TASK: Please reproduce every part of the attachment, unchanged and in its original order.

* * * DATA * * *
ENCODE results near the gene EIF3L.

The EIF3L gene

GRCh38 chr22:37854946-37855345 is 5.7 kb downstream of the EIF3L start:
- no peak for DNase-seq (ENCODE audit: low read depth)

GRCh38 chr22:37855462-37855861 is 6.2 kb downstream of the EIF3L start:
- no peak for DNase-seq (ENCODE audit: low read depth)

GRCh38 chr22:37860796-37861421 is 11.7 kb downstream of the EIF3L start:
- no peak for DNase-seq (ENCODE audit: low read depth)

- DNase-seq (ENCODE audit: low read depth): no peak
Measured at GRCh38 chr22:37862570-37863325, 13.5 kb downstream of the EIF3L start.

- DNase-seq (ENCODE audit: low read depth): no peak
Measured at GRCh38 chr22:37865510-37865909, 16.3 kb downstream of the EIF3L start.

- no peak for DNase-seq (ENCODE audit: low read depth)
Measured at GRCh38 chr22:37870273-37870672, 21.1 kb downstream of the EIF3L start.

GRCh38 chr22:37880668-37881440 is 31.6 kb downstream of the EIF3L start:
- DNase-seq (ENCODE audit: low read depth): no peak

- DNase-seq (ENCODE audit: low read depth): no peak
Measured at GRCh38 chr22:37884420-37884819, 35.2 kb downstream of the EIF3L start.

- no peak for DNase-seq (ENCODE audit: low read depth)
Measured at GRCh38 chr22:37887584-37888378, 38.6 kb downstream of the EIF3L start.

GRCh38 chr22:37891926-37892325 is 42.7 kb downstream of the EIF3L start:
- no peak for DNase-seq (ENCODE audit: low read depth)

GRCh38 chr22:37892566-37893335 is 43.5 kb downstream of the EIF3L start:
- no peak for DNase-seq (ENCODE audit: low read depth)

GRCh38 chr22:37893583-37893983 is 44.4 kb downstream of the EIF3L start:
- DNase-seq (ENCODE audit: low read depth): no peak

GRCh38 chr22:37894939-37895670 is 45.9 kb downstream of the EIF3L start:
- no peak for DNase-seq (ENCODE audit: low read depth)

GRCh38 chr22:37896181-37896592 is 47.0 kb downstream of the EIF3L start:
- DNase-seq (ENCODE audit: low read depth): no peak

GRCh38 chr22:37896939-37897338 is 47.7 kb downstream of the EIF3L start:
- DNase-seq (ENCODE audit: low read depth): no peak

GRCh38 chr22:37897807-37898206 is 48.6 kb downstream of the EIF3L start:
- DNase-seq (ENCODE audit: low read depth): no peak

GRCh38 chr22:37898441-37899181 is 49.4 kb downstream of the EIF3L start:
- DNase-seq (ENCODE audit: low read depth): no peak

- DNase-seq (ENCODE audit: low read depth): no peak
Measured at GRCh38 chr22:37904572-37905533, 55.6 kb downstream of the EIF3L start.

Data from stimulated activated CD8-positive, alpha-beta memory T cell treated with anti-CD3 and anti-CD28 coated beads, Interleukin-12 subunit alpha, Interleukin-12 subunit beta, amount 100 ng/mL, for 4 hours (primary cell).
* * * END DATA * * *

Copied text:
ENCODE results near the gene EIF3L.

The EIF3L gene

GRCh38 chr22:37854946-37855345 is 5.7 kb downstream of the EIF3L start:
- no peak for DNase-seq (ENCODE audit: low read depth)

GRCh38 chr22:37855462-37855861 is 6.2 kb downstream of the EIF3L start:
- no peak for DNase-seq (ENCODE audit: low read depth)

GRCh38 chr22:37860796-37861421 is 11.7 kb downstream of the EIF3L start:
- no peak for DNase-seq (ENCODE audit: low read depth)

- DNase-seq (ENCODE audit: low read depth): no peak
Measured at GRCh38 chr22:37862570-37863325, 13.5 kb downstream of the EIF3L start.

- DNase-seq (ENCODE audit: low read depth): no peak
Measured at GRCh38 chr22:37865510-37865909, 16.3 kb downstream of the EIF3L start.

- no peak for DNase-seq (ENCODE audit: low read depth)
Measured at GRCh38 chr22:37870273-37870672, 21.1 kb downstream of the EIF3L start.

GRCh38 chr22:37880668-37881440 is 31.6 kb downstream of the EIF3L start:
- DNase-seq (ENCODE audit: low read depth): no peak

- DNase-seq (ENCODE audit: low read depth): no peak
Measured at GRCh38 chr22:37884420-37884819, 35.2 kb downstream of the EIF3L start.

- no peak for DNase-seq (ENCODE audit: low read depth)
Measured at GRCh38 chr22:37887584-37888378, 38.6 kb downstream of the EIF3L start.

GRCh38 chr22:37891926-37892325 is 42.7 kb downstream of the EIF3L start:
- no peak for DNase-seq (ENCODE audit: low read depth)

GRCh38 chr22:37892566-37893335 is 43.5 kb downstream of the EIF3L start:
- no peak for DNase-seq (ENCODE audit: low read depth)

GRCh38 chr22:37893583-37893983 is 44.4 kb downstream of the EIF3L start:
- DNase-seq (ENCODE audit: low read depth): no peak

GRCh38 chr22:37894939-37895670 is 45.9 kb downstream of the EIF3L start:
- no peak for DNase-seq (ENCODE audit: low read depth)

GRCh38 chr22:37896181-37896592 is 47.0 kb downstream of the EIF3L start:
- DNase-seq (ENCODE audit: low read depth): no peak

GRCh38 chr22:37896939-37897338 is 47.7 kb downstream of the EIF3L start:
- DNase-seq (ENCODE audit: low read depth): no peak

GRCh38 chr22:37897807-37898206 is 48.6 kb downstream of the EIF3L start:
- DNase-seq (ENCODE audit: low read depth): no peak

GRCh38 chr22:37898441-37899181 is 49.4 kb downstream of the EIF3L start:
- DNase-seq (ENCODE audit: low read depth): no peak

- DNase-seq (ENCODE audit: low read depth): no peak
Measured at GRCh38 chr22:37904572-37905533, 55.6 kb downstream of the EIF3L start.

Data from stimulated activated CD8-positive, alpha-beta memory T cell treated with anti-CD3 and anti-CD28 coated beads, Interleukin-12 subunit alpha, Interleukin-12 subunit beta, amount 100 ng/mL, for 4 hours (primary cell).